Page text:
Two faculty and 2 senior residents reviewed surgical29,31 and education literature39 data reported on a previously validated survey instrument,24 and additional studies on learning and skill acquistion2,40,41 that compared pure discovery learning with guided learning in nonmedical fields. We could not identify a universal or standardized tool for measuring surgical teaching behavior in the operating room. An iterative process was used by the group until agreement was reached on components of a final observation tool that included the occurrence of 15 potential communication elements (6 style related and 9 procedural teaching style) occurring between the resident and the surgeon during each operation (Table 1). Ten components of a conceptual model developed by Roberts et al29 to enhance learning in the operating room were chosen as a framework for the surgeon to conduct a preoperative briefing and a postoperative debriefing with their resident for each case. Although Roberts’ model had not previously been validated to determine whether learning had actually occurred, we elected to adopt the model and focus on introducing a process (not unlike preoperative time-outs)42,43 that would encourage at least some form of communication between the attending and the resident.
We conducted preliminary observational testing to clarify the terms used. Then, observers were asked to record when they heard the attending surgeon and the resident discuss any of the 10 components of the preoperative briefing and postoperative debriefing, as well as the intraoperative observable behaviors (Table 1). The type of procedure, case duration, and resident training level were also recorded. We validated our observation tool by demonstrating low interobserver variability. Twenty-one initial cases were observed by 2 students simultaneously using Cohen kappa, yielding a mean value of 0.78, indicating a very good agreement.44 The occurrence of teaching behaviors before and after introduction of an intervention was analyzed by χ2 (P ≤ .05).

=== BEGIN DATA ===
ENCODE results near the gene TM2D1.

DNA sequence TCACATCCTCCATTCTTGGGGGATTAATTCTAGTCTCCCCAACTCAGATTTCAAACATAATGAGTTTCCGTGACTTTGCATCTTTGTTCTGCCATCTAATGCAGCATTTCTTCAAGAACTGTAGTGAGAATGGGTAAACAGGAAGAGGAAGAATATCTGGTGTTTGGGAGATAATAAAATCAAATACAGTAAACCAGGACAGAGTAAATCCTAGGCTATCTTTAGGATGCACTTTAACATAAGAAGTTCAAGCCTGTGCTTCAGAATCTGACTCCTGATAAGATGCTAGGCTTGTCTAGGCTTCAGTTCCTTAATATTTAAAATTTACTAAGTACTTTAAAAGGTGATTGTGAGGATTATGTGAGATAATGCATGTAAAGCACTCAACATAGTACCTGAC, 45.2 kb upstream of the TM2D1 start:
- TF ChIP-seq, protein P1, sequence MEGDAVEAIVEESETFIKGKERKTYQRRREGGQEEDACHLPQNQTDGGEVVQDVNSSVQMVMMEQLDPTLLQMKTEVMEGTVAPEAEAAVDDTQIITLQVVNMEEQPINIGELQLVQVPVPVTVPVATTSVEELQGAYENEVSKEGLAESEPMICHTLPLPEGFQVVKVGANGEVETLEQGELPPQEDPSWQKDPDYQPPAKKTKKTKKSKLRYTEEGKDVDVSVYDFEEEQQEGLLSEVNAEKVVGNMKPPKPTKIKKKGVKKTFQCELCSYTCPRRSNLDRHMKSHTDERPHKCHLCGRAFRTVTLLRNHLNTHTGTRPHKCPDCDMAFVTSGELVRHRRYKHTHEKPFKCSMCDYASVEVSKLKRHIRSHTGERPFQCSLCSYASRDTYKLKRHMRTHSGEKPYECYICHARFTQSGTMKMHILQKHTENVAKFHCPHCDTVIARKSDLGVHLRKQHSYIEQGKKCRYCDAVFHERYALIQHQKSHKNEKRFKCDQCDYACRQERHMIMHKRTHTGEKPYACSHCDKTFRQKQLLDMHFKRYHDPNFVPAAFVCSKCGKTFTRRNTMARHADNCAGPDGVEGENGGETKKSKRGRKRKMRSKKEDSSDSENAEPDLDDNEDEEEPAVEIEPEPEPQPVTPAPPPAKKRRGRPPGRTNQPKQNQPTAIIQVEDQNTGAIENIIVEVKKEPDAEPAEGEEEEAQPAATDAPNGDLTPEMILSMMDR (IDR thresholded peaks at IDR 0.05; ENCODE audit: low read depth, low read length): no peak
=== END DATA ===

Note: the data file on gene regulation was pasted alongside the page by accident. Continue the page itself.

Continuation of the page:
General surgery residents were asked to complete a 26-question, previously validated, Likert-based survey24 regarding the frequency of deliberate perioperative teaching guidance provided by faculty surgeons. This was done 3 times. The first survey occurred during our initial phase prior to any feedback. The second survey was done after study results had been unblinded to residents and surgeons but before any planned intervention. The final repeat survey was completed 6 months later, at the end of the iterative process-improvement cycle. Survey results were compared via the Kruskal-Wallis test, seeking 95% confidence. Our faculty had previously participated in the same published survey, but we were unable to separate our surgeons’ responses from those of the larger group because of anonymity. We chose not to do another baseline survey of our own surgeons to avoid calling further attention to their teaching practices and biasing our ability to objectively observe baseline teaching behaviors during phase 1.